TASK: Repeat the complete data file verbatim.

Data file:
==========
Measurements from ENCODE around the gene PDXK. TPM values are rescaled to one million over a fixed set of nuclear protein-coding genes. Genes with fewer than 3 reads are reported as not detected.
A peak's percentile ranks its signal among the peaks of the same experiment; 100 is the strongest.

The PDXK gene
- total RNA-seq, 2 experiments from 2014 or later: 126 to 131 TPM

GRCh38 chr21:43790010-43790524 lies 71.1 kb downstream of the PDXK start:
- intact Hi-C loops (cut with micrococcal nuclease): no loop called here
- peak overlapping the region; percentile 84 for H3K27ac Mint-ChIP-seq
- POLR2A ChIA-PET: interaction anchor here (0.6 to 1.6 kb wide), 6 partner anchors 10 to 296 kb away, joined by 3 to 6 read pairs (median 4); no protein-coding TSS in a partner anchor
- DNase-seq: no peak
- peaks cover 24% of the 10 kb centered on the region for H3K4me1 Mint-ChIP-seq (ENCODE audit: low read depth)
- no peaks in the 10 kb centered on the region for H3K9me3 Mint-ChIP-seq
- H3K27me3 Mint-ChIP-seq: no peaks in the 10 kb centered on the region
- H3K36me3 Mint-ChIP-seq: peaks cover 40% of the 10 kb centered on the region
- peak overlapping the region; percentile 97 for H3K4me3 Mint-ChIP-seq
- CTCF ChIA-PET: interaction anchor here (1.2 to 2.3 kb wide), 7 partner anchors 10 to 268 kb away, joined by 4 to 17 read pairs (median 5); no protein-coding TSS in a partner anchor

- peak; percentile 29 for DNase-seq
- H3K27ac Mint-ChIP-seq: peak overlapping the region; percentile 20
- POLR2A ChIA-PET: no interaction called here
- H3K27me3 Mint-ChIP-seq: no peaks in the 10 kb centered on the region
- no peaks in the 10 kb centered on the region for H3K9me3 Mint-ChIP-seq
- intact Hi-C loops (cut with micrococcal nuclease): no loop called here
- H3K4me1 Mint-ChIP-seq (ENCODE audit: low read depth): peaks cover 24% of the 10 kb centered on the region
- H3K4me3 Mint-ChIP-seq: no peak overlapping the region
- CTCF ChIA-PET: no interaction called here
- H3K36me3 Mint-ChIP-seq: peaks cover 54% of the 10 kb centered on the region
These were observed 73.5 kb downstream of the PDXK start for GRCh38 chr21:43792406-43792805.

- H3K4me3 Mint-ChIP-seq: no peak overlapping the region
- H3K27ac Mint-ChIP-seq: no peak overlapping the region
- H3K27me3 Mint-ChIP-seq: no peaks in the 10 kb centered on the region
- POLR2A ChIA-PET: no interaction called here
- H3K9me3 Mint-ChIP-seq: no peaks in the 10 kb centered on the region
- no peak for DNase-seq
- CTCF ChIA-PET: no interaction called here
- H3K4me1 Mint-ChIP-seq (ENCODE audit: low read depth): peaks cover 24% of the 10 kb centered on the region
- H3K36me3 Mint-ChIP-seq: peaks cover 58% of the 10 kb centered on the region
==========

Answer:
Measurements from ENCODE around the gene PDXK. TPM values are rescaled to one million over a fixed set of nuclear protein-coding genes. Genes with fewer than 3 reads are reported as not detected.
A peak's percentile ranks its signal among the peaks of the same experiment; 100 is the strongest.

The PDXK gene
- total RNA-seq, 2 experiments from 2014 or later: 126 to 131 TPM

GRCh38 chr21:43790010-43790524 lies 71.1 kb downstream of the PDXK start:
- intact Hi-C loops (cut with micrococcal nuclease): no loop called here
- peak overlapping the region; percentile 84 for H3K27ac Mint-ChIP-seq
- POLR2A ChIA-PET: interaction anchor here (0.6 to 1.6 kb wide), 6 partner anchors 10 to 296 kb away, joined by 3 to 6 read pairs (median 4); no protein-coding TSS in a partner anchor
- DNase-seq: no peak
- peaks cover 24% of the 10 kb centered on the region for H3K4me1 Mint-ChIP-seq (ENCODE audit: low read depth)
- no peaks in the 10 kb centered on the region for H3K9me3 Mint-ChIP-seq
- H3K27me3 Mint-ChIP-seq: no peaks in the 10 kb centered on the region
- H3K36me3 Mint-ChIP-seq: peaks cover 40% of the 10 kb centered on the region
- peak overlapping the region; percentile 97 for H3K4me3 Mint-ChIP-seq
- CTCF ChIA-PET: interaction anchor here (1.2 to 2.3 kb wide), 7 partner anchors 10 to 268 kb away, joined by 4 to 17 read pairs (median 5); no protein-coding TSS in a partner anchor

- peak; percentile 29 for DNase-seq
- H3K27ac Mint-ChIP-seq: peak overlapping the region; percentile 20
- POLR2A ChIA-PET: no interaction called here
- H3K27me3 Mint-ChIP-seq: no peaks in the 10 kb centered on the region
- no peaks in the 10 kb centered on the region for H3K9me3 Mint-ChIP-seq
- intact Hi-C loops (cut with micrococcal nuclease): no loop called here
- H3K4me1 Mint-ChIP-seq (ENCODE audit: low read depth): peaks cover 24% of the 10 kb centered on the region
- H3K4me3 Mint-ChIP-seq: no peak overlapping the region
- CTCF ChIA-PET: no interaction called here
- H3K36me3 Mint-ChIP-seq: peaks cover 54% of the 10 kb centered on the region
These were observed 73.5 kb downstream of the PDXK start for GRCh38 chr21:43792406-43792805.

- H3K4me3 Mint-ChIP-seq: no peak overlapping the region
- H3K27ac Mint-ChIP-seq: no peak overlapping the region
- H3K27me3 Mint-ChIP-seq: no peaks in the 10 kb centered on the region
- POLR2A ChIA-PET: no interaction called here
- H3K9me3 Mint-ChIP-seq: no peaks in the 10 kb centered on the region
- no peak for DNase-seq
- CTCF ChIA-PET: no interaction called here
- H3K4me1 Mint-ChIP-seq (ENCODE audit: low read depth): peaks cover 24% of the 10 kb centered on the region
- H3K36me3 Mint-ChIP-seq: peaks cover 58% of the 10 kb centered on the region